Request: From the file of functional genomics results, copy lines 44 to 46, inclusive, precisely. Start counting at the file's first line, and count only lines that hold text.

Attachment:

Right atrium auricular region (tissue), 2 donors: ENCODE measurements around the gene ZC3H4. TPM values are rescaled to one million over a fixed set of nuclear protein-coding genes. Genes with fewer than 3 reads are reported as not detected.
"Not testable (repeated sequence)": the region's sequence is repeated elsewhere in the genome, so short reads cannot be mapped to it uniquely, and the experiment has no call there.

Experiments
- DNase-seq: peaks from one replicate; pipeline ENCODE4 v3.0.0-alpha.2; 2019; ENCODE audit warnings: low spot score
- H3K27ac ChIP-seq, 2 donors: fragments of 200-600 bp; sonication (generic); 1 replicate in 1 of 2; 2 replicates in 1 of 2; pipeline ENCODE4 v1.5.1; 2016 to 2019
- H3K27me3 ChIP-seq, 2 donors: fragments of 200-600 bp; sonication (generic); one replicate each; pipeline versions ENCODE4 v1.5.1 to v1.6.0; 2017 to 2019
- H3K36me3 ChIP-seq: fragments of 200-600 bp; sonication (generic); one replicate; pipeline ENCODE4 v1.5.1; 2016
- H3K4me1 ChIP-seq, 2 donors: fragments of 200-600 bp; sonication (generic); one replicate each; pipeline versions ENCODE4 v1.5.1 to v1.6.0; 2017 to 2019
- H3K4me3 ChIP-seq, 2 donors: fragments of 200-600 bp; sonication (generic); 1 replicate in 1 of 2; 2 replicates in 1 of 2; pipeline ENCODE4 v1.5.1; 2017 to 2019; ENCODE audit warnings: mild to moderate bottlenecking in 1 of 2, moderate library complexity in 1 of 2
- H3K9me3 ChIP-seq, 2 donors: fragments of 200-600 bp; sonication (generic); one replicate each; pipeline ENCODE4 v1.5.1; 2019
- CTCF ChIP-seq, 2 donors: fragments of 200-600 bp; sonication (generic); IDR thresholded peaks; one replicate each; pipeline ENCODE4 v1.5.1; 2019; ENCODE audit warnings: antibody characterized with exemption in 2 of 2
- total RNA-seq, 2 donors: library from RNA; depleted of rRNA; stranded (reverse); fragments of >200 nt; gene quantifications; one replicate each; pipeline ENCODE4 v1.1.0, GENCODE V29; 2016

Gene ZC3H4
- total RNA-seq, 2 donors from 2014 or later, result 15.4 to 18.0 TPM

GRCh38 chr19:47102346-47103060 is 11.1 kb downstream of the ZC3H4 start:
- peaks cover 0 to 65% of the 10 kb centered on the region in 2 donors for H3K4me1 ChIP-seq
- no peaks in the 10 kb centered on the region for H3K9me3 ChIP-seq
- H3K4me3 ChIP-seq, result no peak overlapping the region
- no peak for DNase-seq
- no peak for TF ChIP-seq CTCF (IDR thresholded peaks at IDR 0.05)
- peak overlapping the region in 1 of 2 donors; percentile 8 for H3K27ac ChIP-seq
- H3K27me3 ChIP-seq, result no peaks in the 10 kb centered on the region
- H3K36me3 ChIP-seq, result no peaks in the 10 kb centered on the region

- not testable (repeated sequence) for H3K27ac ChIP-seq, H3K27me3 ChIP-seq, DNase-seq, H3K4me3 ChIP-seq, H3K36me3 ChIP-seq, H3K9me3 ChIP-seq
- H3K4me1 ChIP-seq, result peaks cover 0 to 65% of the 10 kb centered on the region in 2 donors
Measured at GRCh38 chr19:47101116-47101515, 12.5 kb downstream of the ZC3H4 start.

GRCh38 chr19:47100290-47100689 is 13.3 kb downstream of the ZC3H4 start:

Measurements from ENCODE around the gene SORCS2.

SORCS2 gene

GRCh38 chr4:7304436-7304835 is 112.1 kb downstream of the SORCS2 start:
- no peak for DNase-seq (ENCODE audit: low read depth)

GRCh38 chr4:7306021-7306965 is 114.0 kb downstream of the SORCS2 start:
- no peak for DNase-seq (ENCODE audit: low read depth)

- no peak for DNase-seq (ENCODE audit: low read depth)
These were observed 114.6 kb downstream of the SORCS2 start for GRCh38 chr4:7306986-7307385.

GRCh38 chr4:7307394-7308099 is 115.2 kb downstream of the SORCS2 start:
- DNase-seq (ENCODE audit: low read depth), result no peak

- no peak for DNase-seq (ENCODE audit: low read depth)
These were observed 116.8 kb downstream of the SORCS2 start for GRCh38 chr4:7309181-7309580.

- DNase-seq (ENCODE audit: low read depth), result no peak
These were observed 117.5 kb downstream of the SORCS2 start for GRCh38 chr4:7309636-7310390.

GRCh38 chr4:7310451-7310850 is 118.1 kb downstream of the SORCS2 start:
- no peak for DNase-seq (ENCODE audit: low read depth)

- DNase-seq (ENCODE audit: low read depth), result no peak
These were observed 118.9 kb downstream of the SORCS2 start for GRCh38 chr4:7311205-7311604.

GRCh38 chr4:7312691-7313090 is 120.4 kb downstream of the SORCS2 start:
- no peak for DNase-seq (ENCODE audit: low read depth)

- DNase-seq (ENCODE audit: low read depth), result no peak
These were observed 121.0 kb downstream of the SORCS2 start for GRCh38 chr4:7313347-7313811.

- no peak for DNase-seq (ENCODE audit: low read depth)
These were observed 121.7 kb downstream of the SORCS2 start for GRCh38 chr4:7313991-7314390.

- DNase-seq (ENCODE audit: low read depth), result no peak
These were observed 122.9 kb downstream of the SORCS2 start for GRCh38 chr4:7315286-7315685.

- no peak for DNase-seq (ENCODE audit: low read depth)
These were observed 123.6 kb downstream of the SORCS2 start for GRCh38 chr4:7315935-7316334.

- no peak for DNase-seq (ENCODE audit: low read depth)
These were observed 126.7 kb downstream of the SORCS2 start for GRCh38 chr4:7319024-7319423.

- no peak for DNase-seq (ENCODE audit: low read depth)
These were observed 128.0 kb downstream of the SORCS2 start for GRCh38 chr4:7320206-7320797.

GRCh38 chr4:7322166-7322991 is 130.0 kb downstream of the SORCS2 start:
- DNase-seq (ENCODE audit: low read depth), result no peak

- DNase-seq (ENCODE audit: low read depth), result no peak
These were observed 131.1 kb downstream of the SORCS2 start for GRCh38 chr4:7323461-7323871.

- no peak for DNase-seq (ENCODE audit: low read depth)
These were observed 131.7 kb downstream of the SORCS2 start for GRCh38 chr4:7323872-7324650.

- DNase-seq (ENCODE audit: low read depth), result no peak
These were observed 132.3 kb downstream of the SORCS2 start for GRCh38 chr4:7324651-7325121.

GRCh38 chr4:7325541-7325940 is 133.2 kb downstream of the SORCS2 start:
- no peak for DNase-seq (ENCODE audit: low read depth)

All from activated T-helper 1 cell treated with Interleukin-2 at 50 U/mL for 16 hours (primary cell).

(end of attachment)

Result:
- DNase-seq (ENCODE audit: low read depth), result no peak
These were observed 118.9 kb downstream of the SORCS2 start for GRCh38 chr4:7311205-7311604.

GRCh38 chr4:7312691-7313090 is 120.4 kb downstream of the SORCS2 start: